Direct Access to Physical Therapy

Direct Access to Physical Therapy Vs Referral by New Heights Physical Therapy in Portland OR and Vancouver WA

Direct Access to Physical Therapy

Many patients have the understanding that they have to go to their doctor to receive a referral to see a physical therapist. What they don’t know is that based on research, direct access to physical therapy can save a lot of money. Direct access to physical therapy means a patient is seen by a physical therapist without first seeing their doctor.

Cost of Referral vs. Direct Access

Referral programs can be incredibly expensive and cost ineffective for patients. A study was performed and published in the Journal of Orthopaedic and Sports Physical Therapy. This study took two groups of patients experiencing neck pain and/or back pain, one of which had direct access to physical therapy, while the other had physical therapy through medical referral. The patients who had direct access to physical therapy saved an average of $1,543 in costs on their bills than those who received a referral.

Is the Quality of Treatment the Same?

Absolutely. All physical therapists are licensed or certified by the state in which they practice. In the study discussed above, the patients who had direct access treatment had less therapy sessions and total care. The results of treatment were shown to be similar to that of referred physical treatment.

The link to the study is provided for further reading:

Physical Therapy is an Effective Treatment for Urinary Incontinence

Urinary Incontinence Physical Therapy

Physical Therapy is an Effective Treatment for Urinary Incontinence

Urinary incontinence (UI) is a common problem; it affects over 50% of women and almost 14% of men. Managing UI is inconvenient, difficult, and it also has a big impact on quality of life. Individuals with UI report depression, anxiety, poor health, social isolation, decreased physical activity, problems with sexual relationships, difficulty with getting jobs and decreased productivity at work. Although UI can be a stand alone disorder, it is often associated with a number of other medical and musculoskeletal conditions including pregnancy, pelvic pain and spine pain.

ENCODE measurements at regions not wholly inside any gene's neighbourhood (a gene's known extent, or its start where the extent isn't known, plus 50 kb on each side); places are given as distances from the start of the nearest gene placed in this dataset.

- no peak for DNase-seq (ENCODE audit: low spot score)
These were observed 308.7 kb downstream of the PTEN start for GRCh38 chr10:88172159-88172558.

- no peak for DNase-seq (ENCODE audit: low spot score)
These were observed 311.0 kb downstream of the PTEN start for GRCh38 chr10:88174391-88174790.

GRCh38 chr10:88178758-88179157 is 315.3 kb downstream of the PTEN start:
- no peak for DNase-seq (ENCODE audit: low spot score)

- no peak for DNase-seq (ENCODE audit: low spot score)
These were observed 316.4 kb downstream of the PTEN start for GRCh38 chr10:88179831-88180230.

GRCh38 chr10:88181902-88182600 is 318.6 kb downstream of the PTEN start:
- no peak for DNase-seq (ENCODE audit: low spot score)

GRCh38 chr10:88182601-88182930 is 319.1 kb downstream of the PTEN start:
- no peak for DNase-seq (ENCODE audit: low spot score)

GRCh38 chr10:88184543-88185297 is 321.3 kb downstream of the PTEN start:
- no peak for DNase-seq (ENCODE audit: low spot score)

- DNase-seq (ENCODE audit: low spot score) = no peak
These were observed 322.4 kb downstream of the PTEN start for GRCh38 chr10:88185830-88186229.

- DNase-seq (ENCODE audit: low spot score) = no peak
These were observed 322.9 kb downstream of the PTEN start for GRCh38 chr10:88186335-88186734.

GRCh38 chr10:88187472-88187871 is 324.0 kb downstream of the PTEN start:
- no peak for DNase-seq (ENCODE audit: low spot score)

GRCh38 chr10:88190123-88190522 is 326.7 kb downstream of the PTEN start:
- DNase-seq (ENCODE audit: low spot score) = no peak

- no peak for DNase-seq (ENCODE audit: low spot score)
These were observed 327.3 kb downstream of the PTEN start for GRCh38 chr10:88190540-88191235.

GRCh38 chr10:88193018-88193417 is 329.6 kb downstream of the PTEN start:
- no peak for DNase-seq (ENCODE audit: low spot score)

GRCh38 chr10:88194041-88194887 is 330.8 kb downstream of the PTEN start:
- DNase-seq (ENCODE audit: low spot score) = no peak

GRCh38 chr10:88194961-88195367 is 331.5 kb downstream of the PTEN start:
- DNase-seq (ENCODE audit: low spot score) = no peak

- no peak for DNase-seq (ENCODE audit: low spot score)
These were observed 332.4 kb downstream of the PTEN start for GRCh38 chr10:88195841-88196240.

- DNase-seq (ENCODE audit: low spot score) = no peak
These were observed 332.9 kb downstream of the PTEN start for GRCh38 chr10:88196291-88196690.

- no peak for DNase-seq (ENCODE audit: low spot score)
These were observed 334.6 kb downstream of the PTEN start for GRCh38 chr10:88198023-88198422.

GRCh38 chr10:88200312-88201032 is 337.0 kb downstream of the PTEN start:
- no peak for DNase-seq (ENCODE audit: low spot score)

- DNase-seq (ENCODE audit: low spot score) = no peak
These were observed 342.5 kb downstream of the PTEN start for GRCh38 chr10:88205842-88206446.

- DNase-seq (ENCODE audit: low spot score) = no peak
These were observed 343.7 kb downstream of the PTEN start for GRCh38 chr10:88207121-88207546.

In many cases, individuals with UI do not seek intervention for the condition despite the significant impact on health and quality of life. In a study done last year, researchers looked at data from 599 men and women who answered “yes” to the following question on a physical therapy medical history intake form: “During the last three months, have you leaked urine (even a small amount)?” They found that of those reporting UI, only 44% were seeking care for UI; 52% were seeking care for spinal pain, pelvic pain or arm/leg disorders.

Risk Factors For Urinary Incontinence

There are several risk factors for UI include aging, smoking, obesity and consuming carbonated drinks. For women, there are the additional risk factors of pregnancy, delivery, episiotomy, maternal age (older than 30), more than three deliveries and in postmenopausal women weakness of pelvic floor muscles. For men, additional risk factors include pelvic floor muscle changes following prostate surgery.

Types of Urinary Incontinence

There are three types of UI: stress incontinence (SUI), urge incontinence (UUI) and mixed incontinence (MUI). SUI, the most common type, is involuntary leakage on effort or exertion such as when sneezing or coughing. This occurs because abdominal pressure with exertion overpowers the pelvic floor muscles. UUI is involuntary leakage with a feeling of urgency that occurs either just before or at the same time as the leakage. This is believed to be related to abnormal bladder contraction associated with external cues such as hearing the sound of running water. MUI is involuntary leakage with qualities of both SUI and UUI .